Reaching out for Climate Change
Embracing one of our core Quaker values, sustainability, the Drama and Art Departments have reached out to five local schools during the second week of the UN climate change conference, COP26, to help raise awareness of the climate emergency. Visiting schools in Henley, Caversham, Arborfield and Twyford the groups delivered interactive workshops to engage Year 5 pupils through creative activity.
The Drama workshops at St Mary’s Henley, Farley Hill Primary and The Hill Primary were concentrated into a single day with our Drama team of Sixth Formers, Tilly and Eddie, accompanied by our Resident Theatre Graduate, Jack Robinson, and Drama teacher, Natasha Coccia, who is also Assistant Head: Partnerships and Outreach. Dashing from one school to the next on Wednesday 10th November the group delivered a series of fun challenges including splat, the name game and the alphabet game before moving on to teach the COP26 dance as a warm-up. With role plays involving discussion about the impact of flying on the environment and the topics of littering, recycling, food waste and using resources sparingly, the classes moved from watching a dramatic scene through to developing their own forum drama.
“The children really enjoyed the Drama workshop. Thank you so much for coming we really appreciate it.” commented Emma Clarke, Head of Farley Hill Primary. “The children came away from the session very enthusiastic about making a change.” added Farley Hill’s Year 5 teacher, Ms Squire. Katie Gumbrell, Year 5 teacher at The Hill Primary, enthused “It’s a great opportunity for the children to be taught by a specialist. The drama allowed them to explore some of the issues without feeling so anxious about them. Thank you – it was really excellent!” Katie’s students agreed: “It was the best it could be.” Said Ralph, “I wished it would go on longer.” ‘It was just perfect.” echoed classmate, Ed.
The Art outreach team shared their first workshop with The Hill Primary, travelling with the LP Drama group so that each member of Year 5 experienced a creative take on COP26 through either Art or Drama. “I think it was a real success! Hopefully the next two will prove to be as fruitful!” enthused Tom Scotcher, Resident Artist and Art Technician, on his return. Thursday saw a visit to Dolphin School in Twyford and Friday was a trip to Hemdean House in Caversham where more Year 5s enjoyed the opportunity to ‘Imagine a World Without’.
The theme adopted by the art group, which included Head of Art, Mark Wood and Sixth Form Art students, Rosie, Alice, Kabir, Alba and Han, was intended to remind KS2 pupils how much of the planet’s natural beauty we take for granted. The sessions focussed on imagining a world without flora and fauna, without trees, and without plastic waste as well as covering the concept of tectonic plates. Between them the three schools contributed designs which will form the pieces of a collaborative 3D sculpture which combined with some artwork from Leighton Park students will emphasise the importance of working together to fight climate change.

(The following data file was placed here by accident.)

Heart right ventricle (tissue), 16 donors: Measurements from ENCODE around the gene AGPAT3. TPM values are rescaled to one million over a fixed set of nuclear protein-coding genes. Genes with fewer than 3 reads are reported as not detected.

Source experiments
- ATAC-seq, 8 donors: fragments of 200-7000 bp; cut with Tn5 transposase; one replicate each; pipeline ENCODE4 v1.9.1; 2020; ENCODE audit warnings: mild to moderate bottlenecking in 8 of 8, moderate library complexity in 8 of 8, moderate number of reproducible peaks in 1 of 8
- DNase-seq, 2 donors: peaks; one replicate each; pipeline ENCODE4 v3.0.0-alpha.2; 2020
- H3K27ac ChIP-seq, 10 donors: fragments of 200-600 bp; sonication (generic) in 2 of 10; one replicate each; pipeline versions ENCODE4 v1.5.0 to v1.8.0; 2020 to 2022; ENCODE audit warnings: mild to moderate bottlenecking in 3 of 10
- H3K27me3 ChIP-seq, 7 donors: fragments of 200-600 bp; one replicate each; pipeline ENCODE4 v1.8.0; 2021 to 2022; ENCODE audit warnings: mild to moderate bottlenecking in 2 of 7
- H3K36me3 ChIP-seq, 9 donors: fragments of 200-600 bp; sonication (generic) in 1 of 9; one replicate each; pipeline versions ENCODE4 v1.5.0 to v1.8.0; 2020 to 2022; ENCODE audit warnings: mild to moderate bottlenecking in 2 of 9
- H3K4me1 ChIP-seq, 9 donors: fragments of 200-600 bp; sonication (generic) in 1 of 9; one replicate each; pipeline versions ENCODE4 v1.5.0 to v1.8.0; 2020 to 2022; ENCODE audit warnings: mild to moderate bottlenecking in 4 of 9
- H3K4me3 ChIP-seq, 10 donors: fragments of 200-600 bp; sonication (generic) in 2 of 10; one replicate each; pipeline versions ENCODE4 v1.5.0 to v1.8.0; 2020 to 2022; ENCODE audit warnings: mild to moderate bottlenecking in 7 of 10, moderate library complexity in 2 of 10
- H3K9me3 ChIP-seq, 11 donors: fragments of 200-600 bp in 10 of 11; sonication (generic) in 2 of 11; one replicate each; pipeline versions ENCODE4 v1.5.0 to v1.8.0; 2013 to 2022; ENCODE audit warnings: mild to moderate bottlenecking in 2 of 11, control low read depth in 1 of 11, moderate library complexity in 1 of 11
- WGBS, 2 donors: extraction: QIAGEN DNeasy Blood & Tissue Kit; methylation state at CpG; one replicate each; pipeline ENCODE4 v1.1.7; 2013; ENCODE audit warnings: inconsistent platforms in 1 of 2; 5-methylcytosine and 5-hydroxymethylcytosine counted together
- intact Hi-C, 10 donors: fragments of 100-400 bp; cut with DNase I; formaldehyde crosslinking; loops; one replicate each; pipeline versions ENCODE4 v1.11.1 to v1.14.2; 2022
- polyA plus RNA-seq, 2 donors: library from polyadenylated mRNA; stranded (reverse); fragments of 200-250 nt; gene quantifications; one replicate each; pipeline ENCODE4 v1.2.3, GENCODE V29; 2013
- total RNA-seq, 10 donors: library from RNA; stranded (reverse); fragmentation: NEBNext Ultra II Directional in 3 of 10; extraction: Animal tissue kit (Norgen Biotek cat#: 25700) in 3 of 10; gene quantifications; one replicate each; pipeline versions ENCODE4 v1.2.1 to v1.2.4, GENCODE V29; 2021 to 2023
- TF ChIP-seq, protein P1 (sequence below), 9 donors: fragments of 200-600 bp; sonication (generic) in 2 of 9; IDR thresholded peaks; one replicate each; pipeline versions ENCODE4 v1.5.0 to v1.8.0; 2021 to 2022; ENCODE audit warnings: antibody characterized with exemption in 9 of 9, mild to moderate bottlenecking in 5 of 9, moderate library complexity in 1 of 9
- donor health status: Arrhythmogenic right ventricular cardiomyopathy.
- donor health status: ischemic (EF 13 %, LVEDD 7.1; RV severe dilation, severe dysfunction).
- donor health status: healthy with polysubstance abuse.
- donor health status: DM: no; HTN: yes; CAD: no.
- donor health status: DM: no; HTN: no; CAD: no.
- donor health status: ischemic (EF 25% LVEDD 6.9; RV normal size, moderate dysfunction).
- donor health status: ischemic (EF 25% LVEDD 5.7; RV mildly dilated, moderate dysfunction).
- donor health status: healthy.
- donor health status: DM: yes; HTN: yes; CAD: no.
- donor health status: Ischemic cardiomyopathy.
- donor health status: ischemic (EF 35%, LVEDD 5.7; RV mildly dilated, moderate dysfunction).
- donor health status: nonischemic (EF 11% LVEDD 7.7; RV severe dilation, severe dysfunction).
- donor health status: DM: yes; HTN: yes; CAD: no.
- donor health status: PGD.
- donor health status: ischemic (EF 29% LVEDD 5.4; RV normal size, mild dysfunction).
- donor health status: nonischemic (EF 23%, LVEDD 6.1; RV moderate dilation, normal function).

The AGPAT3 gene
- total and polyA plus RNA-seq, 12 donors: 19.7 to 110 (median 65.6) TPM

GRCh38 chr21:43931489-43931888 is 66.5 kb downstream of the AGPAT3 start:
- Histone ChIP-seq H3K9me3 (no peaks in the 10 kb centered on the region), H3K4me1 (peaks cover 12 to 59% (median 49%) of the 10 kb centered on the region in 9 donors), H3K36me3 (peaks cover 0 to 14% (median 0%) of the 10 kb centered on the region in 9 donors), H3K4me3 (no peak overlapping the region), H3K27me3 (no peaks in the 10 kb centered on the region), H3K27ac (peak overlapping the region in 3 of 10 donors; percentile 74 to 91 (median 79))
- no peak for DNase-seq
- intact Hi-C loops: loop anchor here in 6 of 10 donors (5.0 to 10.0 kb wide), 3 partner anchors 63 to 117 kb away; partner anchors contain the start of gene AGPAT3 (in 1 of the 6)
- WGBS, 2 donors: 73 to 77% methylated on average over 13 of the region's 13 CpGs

Miss Wright, Year 5 teacher at The Hill, noted, “As an eco-school this workshop worked well for our pupils. The children had a chance to be creative whilst learning about the importance of climate change. All the children now have a better understanding of COP26 and they also learnt about different artists who were creative with plastic.” Alice Baker, Year 5 teacher at Dolphin School, was attracted to the workshop because it linked Art with the real world around her pupils in a creative way and felt they benefitted by “learning new artistic techniques and an introduction to sculpture work.” Alice’s pupil Isham commented, “It was very good and we did sophisticated drawings.” For classmate, Eloise, the best part of the workshop was “showing my creative passion and meeting the teachers.” “I loved it so much!” concluded Darcy. Emma Roberts, Year 5 teacher at Hemdean House did too reflecting “Thank you – Brilliant! 10/10”
Alice and Kabir, who supported one of the workshops shared their thoughts on the experience: “The children responded with great enthusiasm which was really refreshing and inspiring to see. When we grouped all the drawings together, we were amazed that they were all so different. It was fun looking around and recognising each individual’s drawings because they were so good at integrating their own personalities into their art, which you get to know through having conversations with them. I think they really embraced the theme of Cop 26. Branching out and sharing our experience, creativity, and time with the other schools in the Reading community really embodies Leighton Park’s ethos as well as helping spread the message of sustainability, stewardship and peace, which are all core values of Leighton Park.”
Check out more photos from our COP26 activities!